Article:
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Team Up With Tradition in Catalonia's Castell Festival

Published by Aaron JacksonCrabb, Writer

Country: Spain

The Experience

As May creeps into June, you should be packing your bags, buying a ticket and flying over the Atlantic to eastern Spain to participate in a festival called the Castells of Catalonia. It is at this time, in a tradition passed through the generations, that teams of “castellers” get together in small towns throughout Catalonia and construct what can only be described as “human towers,” up to 3-stories in height, as a dramatic form of competition and regional pride.

Participating in the Castells of Catalonia, you will be witnessing a tradition that began in the 17th century in a small village called Valls in France, and which arrived in north-eastern Spain in the 18th century. Historians claim the tradition was started by local dance groups creating human structures as part of their performances. But in modern times the Castells of Catalonia now involves more than 7,000 castellers within 54 teams across the region, and who raise an astounding 16,000 castells per year. The motto of these castellers is “Balance, Courage, Reason and Strength,” and it’s easy to see why.

The rules are simple: to be successful, the “colles” (teams) must successfully build and dismantle their tower of “castellers” (team members). All castells are constructed in three parts: pinya, tronc, and pom de dalt, and each part of the castell is as important as the next if the team wants to be successful. The “pinya,” or base, is formed of the strongest people to take the most weight, as it acts like a shock absorber in case someone up top falls. On top of the pinya, the “tronc” is built, depending on the style of castell being constructed. This takes a number of castellers as well as a number of levels to complete. Then comes the last section, known as “pom de dalt,” which is followed by the single crowning moment when a young child climbs up onto the top of the tower to salute the public. This final stage is known as “anxaneta.”

As a participant, you will stand shoulder to shoulder with the others, observing and forming the pinya as the music fills the plaza and the group surges together. The music will change into a different rhythm as the tronc, made up of one to five people, begins to take shape. Once this human structure is set into place, the music changes again, and the “pom de dalt” is formed. Every stage is filled with passion, hope and a commitment to complete the castell, and the energy and stress in the participants is obvious as they patiently endure the physical strain. Finally, the last casteller, known as the “anxaneta,” begins the slow climb to the top.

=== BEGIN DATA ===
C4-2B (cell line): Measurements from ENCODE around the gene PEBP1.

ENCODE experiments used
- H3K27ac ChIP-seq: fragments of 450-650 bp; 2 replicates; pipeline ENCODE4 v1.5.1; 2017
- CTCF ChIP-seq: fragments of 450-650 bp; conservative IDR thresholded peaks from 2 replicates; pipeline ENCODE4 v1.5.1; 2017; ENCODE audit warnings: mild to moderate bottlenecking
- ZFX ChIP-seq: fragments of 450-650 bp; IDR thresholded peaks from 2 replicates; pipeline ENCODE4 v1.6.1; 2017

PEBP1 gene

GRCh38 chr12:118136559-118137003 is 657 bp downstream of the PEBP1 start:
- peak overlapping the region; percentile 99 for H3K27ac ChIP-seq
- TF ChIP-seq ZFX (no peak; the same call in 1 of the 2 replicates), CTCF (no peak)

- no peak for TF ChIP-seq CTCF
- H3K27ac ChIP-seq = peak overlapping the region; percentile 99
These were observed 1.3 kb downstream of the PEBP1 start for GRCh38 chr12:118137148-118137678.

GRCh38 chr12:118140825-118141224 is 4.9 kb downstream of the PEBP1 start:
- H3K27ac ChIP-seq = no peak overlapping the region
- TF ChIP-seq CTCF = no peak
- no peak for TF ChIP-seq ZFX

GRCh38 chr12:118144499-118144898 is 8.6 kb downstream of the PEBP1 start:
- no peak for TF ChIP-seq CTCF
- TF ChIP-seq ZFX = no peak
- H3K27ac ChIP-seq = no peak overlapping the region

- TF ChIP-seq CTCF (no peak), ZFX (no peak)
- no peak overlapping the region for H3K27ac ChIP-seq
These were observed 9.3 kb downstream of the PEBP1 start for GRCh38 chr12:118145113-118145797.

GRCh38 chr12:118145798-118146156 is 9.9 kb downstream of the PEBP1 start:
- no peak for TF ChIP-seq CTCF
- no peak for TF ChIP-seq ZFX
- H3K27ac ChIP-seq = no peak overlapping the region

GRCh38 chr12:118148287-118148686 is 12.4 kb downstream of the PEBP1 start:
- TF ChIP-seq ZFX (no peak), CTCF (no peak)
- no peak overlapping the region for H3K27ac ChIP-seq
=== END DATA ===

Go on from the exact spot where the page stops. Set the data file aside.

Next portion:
It is widely accepted within Catalan society that participating in building castells creates a positive bond between the participants. This creative tradition, once only allowed to men, is now open to women, children and foreigners to participate in raising castells each year. Whether the tower fails or if it is crowned, it is a moment of triumph for everyone involved, and that makes it a perfect excuse to come to Catalonia and experience a union between people that will last a lifetime.

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When to Go to Castell Catalonia

The tradition generally begins in June, ending in late November. Mark the following dates and months in your calendar to join special festival attractions within the region:

Starting on August 15, la Bisbal del Penedès, followed by Vilafranca del Penedès on August 30th.

In September there is La Mercè Festival in Barcelona.
In late October there is Diada de Santa Ursula in Valls.
There is a contest on November 1 dedicated to All Souls Day.
Then in late November look for Diada dels Minyons de Terassa in Terrassa.

Held every two years in Tarragona (on the first Sunday of October) is a castle competition called Concurs de Castells.

Odds n' Ends

UNESCO declared on November 16, 2010 that the building of castells in Catalonia be declared among the Masterpieces of Oral and Intangible Heritage of Humanity. This declaration by UNESCO raises awareness on intangible cultural heritage, and encourages local communities to protect them and the local people who sustain these cultural expressions.

As of 2010, the Catalan society deemed castell building as a highly positive contribution to community and expression. It is known that 98 percent of the Catalonian population knows about castells, and two out of three Catalans have seen the construction of a tower in person at least once.

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